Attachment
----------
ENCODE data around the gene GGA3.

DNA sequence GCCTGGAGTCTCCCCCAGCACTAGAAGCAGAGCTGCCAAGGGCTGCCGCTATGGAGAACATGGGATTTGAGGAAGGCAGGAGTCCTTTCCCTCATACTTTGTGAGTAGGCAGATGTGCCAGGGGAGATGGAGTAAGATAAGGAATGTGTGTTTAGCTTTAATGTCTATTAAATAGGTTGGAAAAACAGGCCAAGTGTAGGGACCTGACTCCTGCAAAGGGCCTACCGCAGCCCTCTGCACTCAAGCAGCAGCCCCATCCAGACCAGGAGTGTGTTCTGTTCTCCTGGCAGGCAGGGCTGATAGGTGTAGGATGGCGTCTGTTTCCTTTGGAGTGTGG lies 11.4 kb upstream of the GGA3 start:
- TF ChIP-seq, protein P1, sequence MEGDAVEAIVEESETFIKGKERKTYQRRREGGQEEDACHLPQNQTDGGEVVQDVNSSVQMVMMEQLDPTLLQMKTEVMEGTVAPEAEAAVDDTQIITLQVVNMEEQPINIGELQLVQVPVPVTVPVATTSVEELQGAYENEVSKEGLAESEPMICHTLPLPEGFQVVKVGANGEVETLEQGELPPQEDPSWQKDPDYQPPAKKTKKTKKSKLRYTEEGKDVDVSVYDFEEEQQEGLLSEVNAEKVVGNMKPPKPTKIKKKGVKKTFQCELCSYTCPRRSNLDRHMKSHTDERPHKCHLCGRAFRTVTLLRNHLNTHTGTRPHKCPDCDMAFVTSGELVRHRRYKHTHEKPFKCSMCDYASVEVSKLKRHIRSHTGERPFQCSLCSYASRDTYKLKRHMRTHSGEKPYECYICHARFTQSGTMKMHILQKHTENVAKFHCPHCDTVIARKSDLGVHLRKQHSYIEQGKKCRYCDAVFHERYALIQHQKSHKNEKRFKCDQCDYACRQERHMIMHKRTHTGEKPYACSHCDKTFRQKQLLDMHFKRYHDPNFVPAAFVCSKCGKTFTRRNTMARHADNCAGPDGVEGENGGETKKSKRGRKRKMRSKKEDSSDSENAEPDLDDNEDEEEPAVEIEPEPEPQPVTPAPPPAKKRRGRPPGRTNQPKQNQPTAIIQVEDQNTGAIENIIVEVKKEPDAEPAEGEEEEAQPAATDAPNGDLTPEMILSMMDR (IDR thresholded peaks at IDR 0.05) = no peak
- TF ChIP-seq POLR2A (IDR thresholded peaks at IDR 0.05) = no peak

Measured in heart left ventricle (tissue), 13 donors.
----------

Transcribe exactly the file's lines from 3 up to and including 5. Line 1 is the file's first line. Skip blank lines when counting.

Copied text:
- TF ChIP-seq, protein P1, sequence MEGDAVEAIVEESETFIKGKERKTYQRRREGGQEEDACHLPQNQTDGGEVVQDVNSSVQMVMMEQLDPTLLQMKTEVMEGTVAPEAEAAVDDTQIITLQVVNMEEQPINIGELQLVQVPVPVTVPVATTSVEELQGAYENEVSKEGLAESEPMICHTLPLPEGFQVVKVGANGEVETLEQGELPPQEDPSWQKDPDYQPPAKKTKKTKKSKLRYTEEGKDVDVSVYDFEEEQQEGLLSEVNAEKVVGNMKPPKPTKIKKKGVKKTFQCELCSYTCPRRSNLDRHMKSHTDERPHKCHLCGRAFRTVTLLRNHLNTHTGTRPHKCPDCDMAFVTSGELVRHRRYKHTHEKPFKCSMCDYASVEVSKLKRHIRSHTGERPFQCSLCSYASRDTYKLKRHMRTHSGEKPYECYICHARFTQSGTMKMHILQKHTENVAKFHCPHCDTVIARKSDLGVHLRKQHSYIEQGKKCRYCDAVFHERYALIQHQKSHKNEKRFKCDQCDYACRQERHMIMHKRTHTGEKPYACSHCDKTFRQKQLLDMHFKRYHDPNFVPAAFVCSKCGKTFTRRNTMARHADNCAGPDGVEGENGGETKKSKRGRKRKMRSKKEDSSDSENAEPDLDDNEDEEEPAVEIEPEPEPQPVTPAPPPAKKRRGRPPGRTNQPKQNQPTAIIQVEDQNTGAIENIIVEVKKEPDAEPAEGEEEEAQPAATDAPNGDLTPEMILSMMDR (IDR thresholded peaks at IDR 0.05) = no peak
- TF ChIP-seq POLR2A (IDR thresholded peaks at IDR 0.05) = no peak

Measured in heart left ventricle (tissue), 13 donors.